An industrial sounding orchestral synth riser opens up the song-just before its basic groove kicks into heavy gear. That groove is based around a brittle 808 drum machine-with ringing cowbell effects. Not to mention guest star Kurtis Blow rapping the chorus. Along with a 3 note synth bass line and pulsing, razor like synthesizer. This makes up most of both the refrains and choruses of the song-with Winbush and Moore’s vocal exchanges making up for most of the melody.  On that chorus,  Da Costa’s percussion and some gigantic swelling synths take over before the song fades out on an extended chorus.

“Save Your Love (For #1)” is naked funk of the most transitional kind. Its sound anticipates the stripped down, beat based sound of second generation recorded hip-hop. While in terms of the rhythm, it maintains a heavy freestyle funk ethic that’s tonally sharp and cutting. Of the two voices, Winbush delivers the husky soul vocals. While Moore comes at it from the higher pitched, romantic croon. On the musical, vocal and conceptual level, “Save Your Love (For #1)” brings together different approaches to soul and funk that make its very approach fairly unique and special.

 

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88 On The Longplay: ‘Stronger Than Pride’ by Sade

Sade’s first two albums Diamond Life and Promise were both enormous successes. Their respective hits being all over the place-that former album even ending up represented on a breakfast cereal premium sticker I had growing up. It was hard to believe that the band themselves-including the regal beauty of their lead singer Sade Adu herself, were very much unlike most hit musicians of their time period. They were straight out of the same UK jazz/funk scene that had spawned Loose Ends, Incognito, Level 42 and Spandau Ballet.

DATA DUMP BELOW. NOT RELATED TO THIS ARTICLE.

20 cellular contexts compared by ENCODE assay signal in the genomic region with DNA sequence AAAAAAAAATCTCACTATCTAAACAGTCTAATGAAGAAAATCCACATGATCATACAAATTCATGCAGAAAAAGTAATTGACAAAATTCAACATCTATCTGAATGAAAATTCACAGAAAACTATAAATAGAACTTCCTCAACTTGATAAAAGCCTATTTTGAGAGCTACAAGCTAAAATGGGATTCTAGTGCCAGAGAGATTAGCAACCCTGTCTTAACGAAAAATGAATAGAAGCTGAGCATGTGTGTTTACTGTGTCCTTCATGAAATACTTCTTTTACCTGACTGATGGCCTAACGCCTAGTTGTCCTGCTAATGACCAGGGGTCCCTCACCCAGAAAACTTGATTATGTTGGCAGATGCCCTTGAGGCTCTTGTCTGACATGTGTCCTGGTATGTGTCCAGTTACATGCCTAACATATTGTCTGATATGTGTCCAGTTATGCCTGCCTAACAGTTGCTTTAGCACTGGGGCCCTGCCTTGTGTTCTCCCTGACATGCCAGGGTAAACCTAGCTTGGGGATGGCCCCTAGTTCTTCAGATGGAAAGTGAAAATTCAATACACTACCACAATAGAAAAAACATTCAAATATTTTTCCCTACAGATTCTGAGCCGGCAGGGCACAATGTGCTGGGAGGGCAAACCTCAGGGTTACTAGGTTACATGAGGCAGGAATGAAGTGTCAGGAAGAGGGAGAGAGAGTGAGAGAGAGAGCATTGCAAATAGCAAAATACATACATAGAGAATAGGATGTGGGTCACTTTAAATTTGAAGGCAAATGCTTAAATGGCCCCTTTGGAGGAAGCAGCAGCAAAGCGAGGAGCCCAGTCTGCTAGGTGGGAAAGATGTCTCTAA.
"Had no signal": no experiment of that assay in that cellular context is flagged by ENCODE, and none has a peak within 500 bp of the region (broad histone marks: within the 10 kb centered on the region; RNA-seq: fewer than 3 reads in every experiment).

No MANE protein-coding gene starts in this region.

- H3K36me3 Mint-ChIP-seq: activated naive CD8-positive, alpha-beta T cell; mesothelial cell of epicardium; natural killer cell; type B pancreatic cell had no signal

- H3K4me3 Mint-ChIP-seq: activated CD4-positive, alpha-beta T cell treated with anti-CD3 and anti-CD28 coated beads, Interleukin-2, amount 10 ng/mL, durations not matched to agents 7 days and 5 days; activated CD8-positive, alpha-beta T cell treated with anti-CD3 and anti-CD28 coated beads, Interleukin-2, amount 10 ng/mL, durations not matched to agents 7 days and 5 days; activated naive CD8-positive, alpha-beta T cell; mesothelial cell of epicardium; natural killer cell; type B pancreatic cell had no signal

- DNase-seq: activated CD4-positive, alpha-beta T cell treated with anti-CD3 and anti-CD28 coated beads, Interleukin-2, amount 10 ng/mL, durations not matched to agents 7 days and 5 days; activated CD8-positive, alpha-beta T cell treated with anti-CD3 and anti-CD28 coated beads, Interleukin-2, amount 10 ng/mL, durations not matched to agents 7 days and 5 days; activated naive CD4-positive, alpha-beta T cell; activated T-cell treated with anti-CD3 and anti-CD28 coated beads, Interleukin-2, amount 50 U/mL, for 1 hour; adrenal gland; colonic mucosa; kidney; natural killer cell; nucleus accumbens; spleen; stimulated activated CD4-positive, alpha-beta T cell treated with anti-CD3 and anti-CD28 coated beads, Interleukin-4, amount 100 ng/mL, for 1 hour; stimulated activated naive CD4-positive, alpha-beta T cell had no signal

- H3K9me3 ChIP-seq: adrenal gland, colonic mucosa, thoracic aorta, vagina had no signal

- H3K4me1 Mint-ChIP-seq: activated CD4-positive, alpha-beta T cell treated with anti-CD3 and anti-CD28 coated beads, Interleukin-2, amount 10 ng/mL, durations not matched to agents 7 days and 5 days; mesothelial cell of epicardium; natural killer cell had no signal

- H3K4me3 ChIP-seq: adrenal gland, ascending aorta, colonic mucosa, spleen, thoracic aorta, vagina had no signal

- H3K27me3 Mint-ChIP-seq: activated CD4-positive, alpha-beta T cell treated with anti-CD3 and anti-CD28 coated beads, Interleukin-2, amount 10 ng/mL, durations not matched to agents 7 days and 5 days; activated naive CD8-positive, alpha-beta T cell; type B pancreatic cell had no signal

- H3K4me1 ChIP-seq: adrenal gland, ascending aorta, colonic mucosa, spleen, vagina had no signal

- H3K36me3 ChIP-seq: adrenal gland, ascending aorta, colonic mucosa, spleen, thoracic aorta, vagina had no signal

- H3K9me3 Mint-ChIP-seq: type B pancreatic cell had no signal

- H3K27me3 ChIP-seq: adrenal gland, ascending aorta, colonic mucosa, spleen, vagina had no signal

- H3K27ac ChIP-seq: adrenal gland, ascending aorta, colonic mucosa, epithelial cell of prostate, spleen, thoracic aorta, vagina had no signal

Despite succeeding on a level that perhaps exceeded the best that any of their contemporaries did, Sade always kept themselves just a little bit behind their own public face. Which was almost totally related to their music. And their music videos with a strong cinematic scope and stylish live performances. They had always possessed a very distinctive quality about their music-almost to the point where they deserved a genre all their own. When this third album, and final of their first decade, arrived in 1988 I have vivid memories of Sade albums somehow being an event.

Over the years I’ve actually had to do much growing into this album-somewhat like a pair of shoes that were just a tad too big for me. “Love Is Stronger Than Pride” itself is nothing like any Sade song I’d ever heard up to that point. There is a wide, empty void in the middle of the songs rhythm-extremely subtle percussion with only a stronger little heartbeat on the choruses. With its atmospheric,ethereal keyboards and sustaining melody it very much encompasses the feeling of a humid, sensuous encounter. Maybe even a mildly distant one at that.

Of course the rhythm is entirely absent from “I Never Thought I’d See The Day”,which flows right along with its moody melody as far as it can take it. “Paradise”,”Nothing Can Come Between Us”,”Keep Looking” and the closing instrumental “Siempre Hay Esperanza” all embody this grooving, heavily stripped down funk sound that has since become most strongly associated with Sade. They are filled with heavy percussion and some of the fattest and locked down bass lines Paul S. Denman has ever thrown down. And he’s thrown down many.

“Turn My Back On You” is a particular favorite of mine-built on a strong,subtle variation of the James Brown-like bass/guitar interaction following each vocal and instrumental chorus. “Haunt Me” is a pretty Flamenco flavored Spanish guitar ballad while “Clean Heart” takes a jazzier pop mid tempo ballad cue-a bit like a more stripped bare variation of some of the music on their debut. When I first heard this album? I didn’t really understand it. Though relatively intelligent by the age of 8, this album contains more adult oriented outlooks on romance. And melodies that were somewhat harder to hum.